My dad’s been gone for a year and a half now, and my mom finally decided it was time to make the trip back to North Carolina to visit me, my wife and our son. She’s never flown–and, at 68, she’s made it clear that she’s not going to start now–so I made the drive to northeastern Pennsylvania to pick her up and bring her back to Hillsborough. I wasn’t sure what the trip would be like; we both lean toward pensive, and the eight hours in the car would be the longest time that just the two of us had spent together in years, if not ever. Growing up, the love and support was always there but not often voiced, and sharing feelings was never a high priority.
The first part of the journey, which overall includes five hours on Interstate 81 before veering off into the mountains of Buena Vista, Va., involved an enjoyable revisit to the family tree. My mom talked of the baseball team my grandfather played on when he was in his 20s, although she was not able to confirm my long-held contention that he played against one-armed major leaguer-to-be Pete Gray during those semi-barnstorming days. We discussed her upcoming 50th high school reunion, and courtesy of a photocopied yearbook page, I learned that she had planned to attend beauty school and that she was in the school play her junior year. (“Phyllis is a likable girl,” concluded the caption.) The occasional miles of silence were not at all uncomfortable.
As we entered Hagerstown, Md., my mom suddenly offered, “The guy I was engaged to before I married your dad was from Maryland.” My head spun so fast that if I were a cartoon duck, my beak would have come to rest on the back of my head. Granted, this was not a scandalous announcement, or even a controversial one, but it was sure news to me. It was as close as she had ever come to dropping a bombshell. She went on to tell of how she had met him when he was sharing the house across the street from her parents with another young man and how he later moved to Scranton for work. “I was the one that broke it off. I was too young for that kind of thing,” she said with what I can only guess passes for wistfulness in her stoic world. I’m pretty sure that I didn’t snap out of shock until Harrisonburg, Va. My cone of self-centeredness, 43 years in the making, had suffered a crack–my mom, on public record as being likable, had a life before me.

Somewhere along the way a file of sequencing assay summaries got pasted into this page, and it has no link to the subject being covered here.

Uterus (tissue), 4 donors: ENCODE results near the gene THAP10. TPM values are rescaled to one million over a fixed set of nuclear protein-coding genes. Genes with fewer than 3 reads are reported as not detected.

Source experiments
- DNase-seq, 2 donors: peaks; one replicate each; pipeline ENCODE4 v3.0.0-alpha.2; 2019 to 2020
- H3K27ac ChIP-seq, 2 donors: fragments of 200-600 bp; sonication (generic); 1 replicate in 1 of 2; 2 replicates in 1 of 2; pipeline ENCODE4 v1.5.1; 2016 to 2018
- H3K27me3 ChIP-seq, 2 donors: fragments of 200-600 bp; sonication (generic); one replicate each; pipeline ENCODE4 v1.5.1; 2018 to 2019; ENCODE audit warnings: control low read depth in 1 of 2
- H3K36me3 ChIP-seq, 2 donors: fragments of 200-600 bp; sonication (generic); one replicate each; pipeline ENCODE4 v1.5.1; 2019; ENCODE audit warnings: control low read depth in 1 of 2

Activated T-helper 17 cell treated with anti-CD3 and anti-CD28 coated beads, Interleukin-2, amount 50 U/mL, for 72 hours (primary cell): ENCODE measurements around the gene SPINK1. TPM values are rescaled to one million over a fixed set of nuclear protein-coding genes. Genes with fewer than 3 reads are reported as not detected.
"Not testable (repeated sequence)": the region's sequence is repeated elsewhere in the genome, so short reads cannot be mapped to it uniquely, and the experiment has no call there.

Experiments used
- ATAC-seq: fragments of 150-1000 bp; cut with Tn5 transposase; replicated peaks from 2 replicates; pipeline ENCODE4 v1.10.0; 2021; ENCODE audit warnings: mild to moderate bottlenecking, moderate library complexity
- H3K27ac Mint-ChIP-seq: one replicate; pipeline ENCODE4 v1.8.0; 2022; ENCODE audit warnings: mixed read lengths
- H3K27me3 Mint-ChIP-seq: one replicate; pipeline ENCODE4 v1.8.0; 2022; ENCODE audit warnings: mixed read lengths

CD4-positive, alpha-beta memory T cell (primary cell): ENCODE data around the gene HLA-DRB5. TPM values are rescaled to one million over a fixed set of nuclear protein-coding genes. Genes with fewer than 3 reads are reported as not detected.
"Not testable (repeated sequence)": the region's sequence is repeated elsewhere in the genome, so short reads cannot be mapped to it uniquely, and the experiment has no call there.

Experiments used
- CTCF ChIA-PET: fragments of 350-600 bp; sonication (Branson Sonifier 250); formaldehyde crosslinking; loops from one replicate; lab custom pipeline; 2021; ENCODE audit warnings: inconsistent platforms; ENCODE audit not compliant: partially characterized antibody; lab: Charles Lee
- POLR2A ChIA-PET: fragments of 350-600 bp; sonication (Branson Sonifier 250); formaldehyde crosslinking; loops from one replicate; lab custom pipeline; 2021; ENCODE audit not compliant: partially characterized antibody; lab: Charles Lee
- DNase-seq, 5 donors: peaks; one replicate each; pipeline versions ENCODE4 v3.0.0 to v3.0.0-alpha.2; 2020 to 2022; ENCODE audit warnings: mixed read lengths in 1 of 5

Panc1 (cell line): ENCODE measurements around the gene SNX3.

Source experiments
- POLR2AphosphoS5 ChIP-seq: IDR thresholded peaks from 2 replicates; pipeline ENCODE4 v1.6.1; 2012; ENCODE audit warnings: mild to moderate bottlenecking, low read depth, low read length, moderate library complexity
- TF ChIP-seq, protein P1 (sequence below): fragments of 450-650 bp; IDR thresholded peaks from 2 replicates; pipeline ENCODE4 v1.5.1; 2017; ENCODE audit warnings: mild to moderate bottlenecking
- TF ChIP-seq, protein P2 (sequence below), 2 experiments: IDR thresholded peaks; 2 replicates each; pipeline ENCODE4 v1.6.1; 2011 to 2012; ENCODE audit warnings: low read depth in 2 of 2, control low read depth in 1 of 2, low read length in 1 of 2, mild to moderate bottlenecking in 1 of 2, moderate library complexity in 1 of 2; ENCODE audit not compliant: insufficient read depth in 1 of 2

My mom’s visit has been nice for everybody, and she’s gotten to watch her grandson play soccer and flag football and she’s eaten lunch with him a couple of times at his school cafeteria. I’m driving her back north this weekend, and I’ll be bracing myself for another revelation from the passenger seat. And I know that passing through Hagerstown will never be the same.